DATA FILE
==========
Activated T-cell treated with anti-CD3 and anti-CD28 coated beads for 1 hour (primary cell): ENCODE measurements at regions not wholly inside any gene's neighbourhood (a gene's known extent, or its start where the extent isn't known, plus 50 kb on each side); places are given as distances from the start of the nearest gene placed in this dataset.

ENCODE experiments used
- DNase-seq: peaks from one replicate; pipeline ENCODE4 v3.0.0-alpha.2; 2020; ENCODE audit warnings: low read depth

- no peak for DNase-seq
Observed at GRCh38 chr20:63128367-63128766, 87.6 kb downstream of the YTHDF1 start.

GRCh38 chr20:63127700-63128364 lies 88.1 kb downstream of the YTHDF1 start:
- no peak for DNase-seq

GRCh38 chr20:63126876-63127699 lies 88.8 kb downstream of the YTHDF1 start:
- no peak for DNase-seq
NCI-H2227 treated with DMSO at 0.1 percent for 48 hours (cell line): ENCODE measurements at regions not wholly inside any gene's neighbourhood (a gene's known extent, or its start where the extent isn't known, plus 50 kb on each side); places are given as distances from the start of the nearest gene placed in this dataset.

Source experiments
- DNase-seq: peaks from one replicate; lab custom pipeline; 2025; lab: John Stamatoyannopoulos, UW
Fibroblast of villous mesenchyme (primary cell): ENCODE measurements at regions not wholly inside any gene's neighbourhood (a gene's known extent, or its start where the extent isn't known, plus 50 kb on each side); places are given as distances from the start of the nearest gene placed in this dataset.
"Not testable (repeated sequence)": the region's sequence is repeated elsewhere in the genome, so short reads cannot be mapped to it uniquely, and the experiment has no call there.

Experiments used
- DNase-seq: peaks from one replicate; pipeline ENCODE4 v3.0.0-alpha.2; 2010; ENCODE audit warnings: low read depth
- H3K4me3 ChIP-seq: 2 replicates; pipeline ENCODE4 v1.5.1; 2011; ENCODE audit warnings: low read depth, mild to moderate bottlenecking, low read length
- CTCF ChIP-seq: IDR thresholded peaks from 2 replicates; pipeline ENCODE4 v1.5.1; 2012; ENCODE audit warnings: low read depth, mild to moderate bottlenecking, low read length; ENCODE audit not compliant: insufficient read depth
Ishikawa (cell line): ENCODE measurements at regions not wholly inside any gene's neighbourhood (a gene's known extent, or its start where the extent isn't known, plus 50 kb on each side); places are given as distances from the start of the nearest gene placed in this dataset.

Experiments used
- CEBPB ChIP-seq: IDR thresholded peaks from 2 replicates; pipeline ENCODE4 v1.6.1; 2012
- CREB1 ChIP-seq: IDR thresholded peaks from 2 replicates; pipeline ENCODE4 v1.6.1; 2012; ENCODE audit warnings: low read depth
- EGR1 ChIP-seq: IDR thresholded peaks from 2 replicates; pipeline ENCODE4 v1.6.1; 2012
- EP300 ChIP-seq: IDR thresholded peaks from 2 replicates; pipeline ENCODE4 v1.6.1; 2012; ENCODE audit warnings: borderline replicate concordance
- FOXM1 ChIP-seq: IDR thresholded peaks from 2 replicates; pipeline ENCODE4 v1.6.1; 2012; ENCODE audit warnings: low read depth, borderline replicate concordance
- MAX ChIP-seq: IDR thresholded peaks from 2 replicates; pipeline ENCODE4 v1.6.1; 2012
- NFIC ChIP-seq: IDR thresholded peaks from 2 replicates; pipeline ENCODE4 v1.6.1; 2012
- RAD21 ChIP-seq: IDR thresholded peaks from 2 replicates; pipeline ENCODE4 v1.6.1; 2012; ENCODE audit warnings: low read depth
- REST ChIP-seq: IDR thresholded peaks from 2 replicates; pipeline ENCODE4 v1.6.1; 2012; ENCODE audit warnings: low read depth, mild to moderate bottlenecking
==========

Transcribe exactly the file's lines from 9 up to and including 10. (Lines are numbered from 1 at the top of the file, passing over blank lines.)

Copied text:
- no peak for DNase-seq
NCI-H2227 treated with DMSO at 0.1 percent for 48 hours (cell line): ENCODE measurements at regions not wholly inside any gene's neighbourhood (a gene's known extent, or its start where the extent isn't known, plus 50 kb on each side); places are given as distances from the start of the nearest gene placed in this dataset.